I’ve had seven different jobs during my time in China and so encountered a wide variety of local colleagues. The majority have been affable, diligent and helpful. However, there are some differences in approach and behaviour that failed to span the cultural bridge and reminded me that China is indeed a very unique country. Here are six things to be aware of when working with Chinese colleagues.
Sarcasm and banter doesn’t often land
Many people in the West like to lighten the work day with some jokes and bantering with their colleagues. It helps to develop team spirit and dissipate the ennui that can come creeping in after lunch. But humor is a highly subjective thing, especially when there are language and cultural barriers in place.
Even if you can speak pretty good Mandarin, don’t expect your Chinese colleagues to be amused by sarcastic and negging comments. They might detect that it’s a joke and smile, but in a culture where “face” is so important, it’s best to steer clear of taking the micky, even if it’s meant affectionately.
Staff socialising can be awkward
Westerners are often keen for staff nights out; they can be good fun, especially when copious amounts of alcohol are involved. Don’t expect anything similar if you’re invited out with your Chinese colleagues. The main staff socialising I’ve encountered are company-organised staff dinners and team-building events.
Despite China’s reputation for boozy business banquets, I’ve found that these days, such events tend to be light on the alcohol but heavy on the “comical” activities that foreigners usually shy away from (unless uninhibited by alcohol, of course).
For example, I was once invited to dinner with an adult class I’d taught English to. At the well-received request of one of my students, each person at the table performed a little song, poem or routine. I must admit that I was caught by surprise and a little embarrassed having only had a few tiny glasses of the world’s weakest beer by this point.
Say there’s a problem of some kind in your workplace. You may find the issue is not directly addressed among your Chinese colleagues, no matter how obvious it is. The concept of face, while admirable in its consideration of the feelings of others, sometimes prevents Chinese coworkers from getting to the root of the matter.
For example, when I first arrived in China, I started out as a university ESL teacher, having only ever worked as a high school English teacher beforehand. My approach was thus that of a high school teacher, which wasn’t what the students needed or wanted.
While my teacher-sense picked up that something wasn’t right fairly quickly, neither my colleagues, my boss nor my students told me what I was doing wrong as they didn’t want to embarrass me. Thankfully, I figured it out for myself some weeks later, but it rather spoiled my and my students’ first semester.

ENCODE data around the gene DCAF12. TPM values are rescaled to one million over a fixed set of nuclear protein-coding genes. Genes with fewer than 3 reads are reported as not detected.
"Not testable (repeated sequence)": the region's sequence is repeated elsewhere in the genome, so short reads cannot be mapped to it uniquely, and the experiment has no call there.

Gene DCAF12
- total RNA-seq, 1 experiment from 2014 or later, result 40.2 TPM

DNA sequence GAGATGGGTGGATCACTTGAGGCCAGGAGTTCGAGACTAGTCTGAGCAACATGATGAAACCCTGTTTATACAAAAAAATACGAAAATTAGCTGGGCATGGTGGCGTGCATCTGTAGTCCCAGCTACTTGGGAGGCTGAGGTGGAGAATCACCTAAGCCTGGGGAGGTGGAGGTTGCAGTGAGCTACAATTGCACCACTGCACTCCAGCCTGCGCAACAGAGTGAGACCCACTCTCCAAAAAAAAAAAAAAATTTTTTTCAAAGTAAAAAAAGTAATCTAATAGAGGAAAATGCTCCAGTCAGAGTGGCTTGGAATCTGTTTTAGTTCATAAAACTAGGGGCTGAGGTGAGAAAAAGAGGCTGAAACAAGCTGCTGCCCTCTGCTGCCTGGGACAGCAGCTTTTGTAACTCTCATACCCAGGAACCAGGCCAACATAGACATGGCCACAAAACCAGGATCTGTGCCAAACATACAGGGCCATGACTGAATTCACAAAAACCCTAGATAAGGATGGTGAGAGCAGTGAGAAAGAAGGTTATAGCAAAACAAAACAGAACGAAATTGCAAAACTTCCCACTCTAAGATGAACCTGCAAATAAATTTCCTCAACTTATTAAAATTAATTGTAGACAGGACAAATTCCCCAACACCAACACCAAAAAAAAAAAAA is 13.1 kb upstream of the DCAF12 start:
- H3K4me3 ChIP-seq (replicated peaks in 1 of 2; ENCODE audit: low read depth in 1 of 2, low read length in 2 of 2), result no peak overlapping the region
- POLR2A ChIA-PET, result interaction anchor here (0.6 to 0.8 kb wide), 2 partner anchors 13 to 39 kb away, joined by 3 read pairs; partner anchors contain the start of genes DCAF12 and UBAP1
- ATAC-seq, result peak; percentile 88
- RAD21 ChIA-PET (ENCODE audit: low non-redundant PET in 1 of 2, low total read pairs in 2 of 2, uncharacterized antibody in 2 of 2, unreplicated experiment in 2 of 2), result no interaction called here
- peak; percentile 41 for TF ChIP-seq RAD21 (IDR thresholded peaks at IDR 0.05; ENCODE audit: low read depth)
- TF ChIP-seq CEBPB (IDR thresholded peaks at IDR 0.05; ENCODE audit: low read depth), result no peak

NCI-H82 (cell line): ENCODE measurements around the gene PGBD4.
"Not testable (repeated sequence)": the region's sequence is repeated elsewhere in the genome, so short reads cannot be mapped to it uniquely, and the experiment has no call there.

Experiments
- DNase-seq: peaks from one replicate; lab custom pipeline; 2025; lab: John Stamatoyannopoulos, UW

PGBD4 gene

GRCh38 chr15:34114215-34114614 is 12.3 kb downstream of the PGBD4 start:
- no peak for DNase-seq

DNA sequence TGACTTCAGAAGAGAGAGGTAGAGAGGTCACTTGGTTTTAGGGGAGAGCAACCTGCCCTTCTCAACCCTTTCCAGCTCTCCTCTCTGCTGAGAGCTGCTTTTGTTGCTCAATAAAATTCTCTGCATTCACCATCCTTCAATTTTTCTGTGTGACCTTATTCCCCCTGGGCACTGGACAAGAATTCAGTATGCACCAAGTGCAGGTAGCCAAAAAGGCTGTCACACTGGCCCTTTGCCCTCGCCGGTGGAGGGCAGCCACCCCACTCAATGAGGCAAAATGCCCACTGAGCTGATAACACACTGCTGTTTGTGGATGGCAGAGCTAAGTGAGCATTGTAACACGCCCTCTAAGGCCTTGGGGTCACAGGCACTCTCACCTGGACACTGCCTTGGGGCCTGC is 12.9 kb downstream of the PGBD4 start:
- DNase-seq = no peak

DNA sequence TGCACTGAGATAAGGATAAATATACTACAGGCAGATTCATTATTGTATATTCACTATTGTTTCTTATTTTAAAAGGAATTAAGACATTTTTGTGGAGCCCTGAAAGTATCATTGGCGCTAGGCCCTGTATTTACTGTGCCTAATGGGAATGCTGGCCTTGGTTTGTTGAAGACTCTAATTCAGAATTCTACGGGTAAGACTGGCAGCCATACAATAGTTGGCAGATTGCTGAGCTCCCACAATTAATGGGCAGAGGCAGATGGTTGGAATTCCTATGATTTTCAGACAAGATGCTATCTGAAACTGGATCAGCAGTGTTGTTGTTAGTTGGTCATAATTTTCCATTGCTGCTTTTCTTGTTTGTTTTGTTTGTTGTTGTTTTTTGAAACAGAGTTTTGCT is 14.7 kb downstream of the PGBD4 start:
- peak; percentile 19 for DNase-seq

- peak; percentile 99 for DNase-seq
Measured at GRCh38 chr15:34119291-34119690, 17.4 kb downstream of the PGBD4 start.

Forewarning is a luxury
I’ve sometimes found that my Chinese colleagues aren’t so hot at giving me a heads up when something is afoot. Perhaps this is a function of China’s top-down political system — where information is only passed on when and if you need it — but it can be agitating.
For example, one time when I was teaching English at a learning centre, I went to my usual classroom only to find it had been turned into a building site. This was puzzling, as I’d just picked up the key for the room’s audio-visual cabinet from a colleague who didn’t think to tell me that a massive refurbishment was taking place there. I eventually found the classroom where my students had been redirected. Clearly someone saw fit to tell them, but not me!
Another time, I received a phone call on my way home from my boss who said a photographer was going to take some pictures of me for publicity purposes. “When?” I asked. “Now. Can you come back to campus please?” And on another occasion when copyediting for a publication, my boss sent me 19 articles to work on “By tomorrow, thanks.”
Even after you’ve left work, be prepared for sudden changes to your plans.
Ask about the money
Don’t expect anything to be handed to you on the plate when it comes to money in China.
Let me give you an example: You’ve gone for a job interview. You’re in your smartest clothes, have prepared well and answered all the questions put to you. It seems to be going well. Then the question: “What are your salary expectations?” You’ve done some research and talked to friends in the industry, so suggest X RMB a month. The HR guy across from you frowns. “Oh, we can only offer Y RMB a month,” he says.
Why not just say that then? The answer: If a Chinese company can save a few bob on your salary, you can bet your life they will. The same goes for pay rises. You’ll probably have to hold someone over a flaming barrel if you want one. If you think your starting salary is too low or you’re due a raise, therefore, you need to pipe up.
Chinese companies, like the country, tend to be rather top-down. While Western managers usually try to show that they’re “just like you,” and therefore encourage a collaborative approach in meetings, the Chinese version is prone to overlong speeches by executives and managers, all sharing tedious information as though it were the lifeblood of the company.
Even if you escape these weekly assaults on your will to live, you’re unlikely to avoid the annual company conference, a ghastly enactment of corporate group-think. Expect to hear the organisation insisting “We are your family” while executives give self-congratulatory speeches exuding an air of noblesse oblige. Also prepare to be baffled by how this seems to be the social highlight of the year for your Chinese colleagues.
Seven jobs and counting, there are still some things I will never understand.